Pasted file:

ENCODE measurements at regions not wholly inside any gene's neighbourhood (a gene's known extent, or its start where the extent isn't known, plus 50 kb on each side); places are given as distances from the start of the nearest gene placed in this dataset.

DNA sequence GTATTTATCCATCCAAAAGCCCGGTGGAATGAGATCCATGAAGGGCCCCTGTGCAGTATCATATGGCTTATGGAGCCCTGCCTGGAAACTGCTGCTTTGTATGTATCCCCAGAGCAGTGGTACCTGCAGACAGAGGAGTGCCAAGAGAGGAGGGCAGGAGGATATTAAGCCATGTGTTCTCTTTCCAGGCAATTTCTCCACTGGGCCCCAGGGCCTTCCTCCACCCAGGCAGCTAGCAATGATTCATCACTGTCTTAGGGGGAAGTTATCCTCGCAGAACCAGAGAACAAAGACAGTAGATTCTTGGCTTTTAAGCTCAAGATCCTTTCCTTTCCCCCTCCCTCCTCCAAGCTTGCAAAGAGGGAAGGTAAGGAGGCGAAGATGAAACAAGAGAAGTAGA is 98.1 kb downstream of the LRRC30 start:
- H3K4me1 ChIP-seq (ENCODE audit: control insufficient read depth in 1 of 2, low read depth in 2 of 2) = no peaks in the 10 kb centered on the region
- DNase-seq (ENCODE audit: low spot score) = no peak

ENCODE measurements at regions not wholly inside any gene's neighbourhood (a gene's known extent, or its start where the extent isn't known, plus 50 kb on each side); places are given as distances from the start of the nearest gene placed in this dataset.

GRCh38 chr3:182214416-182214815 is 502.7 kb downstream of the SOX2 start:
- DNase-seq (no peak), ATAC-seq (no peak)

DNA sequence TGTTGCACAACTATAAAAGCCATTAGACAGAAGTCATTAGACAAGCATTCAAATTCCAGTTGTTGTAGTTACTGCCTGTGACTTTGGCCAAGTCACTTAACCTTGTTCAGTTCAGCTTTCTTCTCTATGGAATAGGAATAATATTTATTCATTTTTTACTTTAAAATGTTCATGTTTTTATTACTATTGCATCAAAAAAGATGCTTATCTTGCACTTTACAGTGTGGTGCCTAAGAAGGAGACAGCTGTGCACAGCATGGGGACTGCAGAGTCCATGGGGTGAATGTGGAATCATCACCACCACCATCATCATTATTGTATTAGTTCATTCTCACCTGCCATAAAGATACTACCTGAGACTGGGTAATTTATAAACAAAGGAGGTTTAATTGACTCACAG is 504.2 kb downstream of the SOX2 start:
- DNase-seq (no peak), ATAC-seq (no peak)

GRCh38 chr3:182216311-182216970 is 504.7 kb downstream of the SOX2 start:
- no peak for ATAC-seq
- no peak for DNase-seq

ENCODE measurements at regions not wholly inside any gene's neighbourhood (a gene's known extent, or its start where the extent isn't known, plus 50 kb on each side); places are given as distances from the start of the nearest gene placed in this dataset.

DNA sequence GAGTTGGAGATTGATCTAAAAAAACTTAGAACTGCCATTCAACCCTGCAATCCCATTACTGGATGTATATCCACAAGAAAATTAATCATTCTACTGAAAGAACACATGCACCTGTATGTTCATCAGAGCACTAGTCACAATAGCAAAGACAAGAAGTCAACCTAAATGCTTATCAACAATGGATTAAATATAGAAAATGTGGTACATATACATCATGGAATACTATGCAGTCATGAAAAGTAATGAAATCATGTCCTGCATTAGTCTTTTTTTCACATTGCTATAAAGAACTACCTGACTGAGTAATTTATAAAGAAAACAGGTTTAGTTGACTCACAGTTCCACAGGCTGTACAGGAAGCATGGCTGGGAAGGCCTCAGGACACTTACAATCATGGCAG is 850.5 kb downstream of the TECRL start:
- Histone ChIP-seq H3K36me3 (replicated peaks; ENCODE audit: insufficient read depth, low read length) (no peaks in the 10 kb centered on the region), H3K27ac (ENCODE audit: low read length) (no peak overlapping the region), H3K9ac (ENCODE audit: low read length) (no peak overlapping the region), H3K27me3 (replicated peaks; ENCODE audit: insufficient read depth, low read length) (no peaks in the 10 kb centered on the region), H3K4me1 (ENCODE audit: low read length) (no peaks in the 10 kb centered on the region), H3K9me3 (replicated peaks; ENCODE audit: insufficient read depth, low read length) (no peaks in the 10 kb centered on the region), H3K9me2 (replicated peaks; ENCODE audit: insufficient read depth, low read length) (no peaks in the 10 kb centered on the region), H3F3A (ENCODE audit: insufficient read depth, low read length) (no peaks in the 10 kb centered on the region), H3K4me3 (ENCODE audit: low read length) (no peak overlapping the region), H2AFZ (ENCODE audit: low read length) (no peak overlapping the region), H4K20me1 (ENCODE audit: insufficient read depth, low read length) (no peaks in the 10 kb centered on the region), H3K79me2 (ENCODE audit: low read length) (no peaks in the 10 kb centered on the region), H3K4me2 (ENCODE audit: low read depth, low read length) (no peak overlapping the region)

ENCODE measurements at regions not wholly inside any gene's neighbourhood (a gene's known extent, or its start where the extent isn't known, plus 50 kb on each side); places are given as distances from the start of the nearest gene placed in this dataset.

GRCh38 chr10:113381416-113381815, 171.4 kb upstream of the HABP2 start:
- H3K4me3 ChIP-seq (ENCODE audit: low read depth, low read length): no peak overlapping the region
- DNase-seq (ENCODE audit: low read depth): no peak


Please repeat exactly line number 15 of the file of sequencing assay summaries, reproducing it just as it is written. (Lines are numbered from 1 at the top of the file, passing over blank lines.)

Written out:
- Histone ChIP-seq H3K36me3 (replicated peaks; ENCODE audit: insufficient read depth, low read length) (no peaks in the 10 kb centered on the region), H3K27ac (ENCODE audit: low read length) (no peak overlapping the region), H3K9ac (ENCODE audit: low read length) (no peak overlapping the region), H3K27me3 (replicated peaks; ENCODE audit: insufficient read depth, low read length) (no peaks in the 10 kb centered on the region), H3K4me1 (ENCODE audit: low read length) (no peaks in the 10 kb centered on the region), H3K9me3 (replicated peaks; ENCODE audit: insufficient read depth, low read length) (no peaks in the 10 kb centered on the region), H3K9me2 (replicated peaks; ENCODE audit: insufficient read depth, low read length) (no peaks in the 10 kb centered on the region), H3F3A (ENCODE audit: insufficient read depth, low read length) (no peaks in the 10 kb centered on the region), H3K4me3 (ENCODE audit: low read length) (no peak overlapping the region), H2AFZ (ENCODE audit: low read length) (no peak overlapping the region), H4K20me1 (ENCODE audit: insufficient read depth, low read length) (no peaks in the 10 kb centered on the region), H3K79me2 (ENCODE audit: low read length) (no peaks in the 10 kb centered on the region), H3K4me2 (ENCODE audit: low read depth, low read length) (no peak overlapping the region)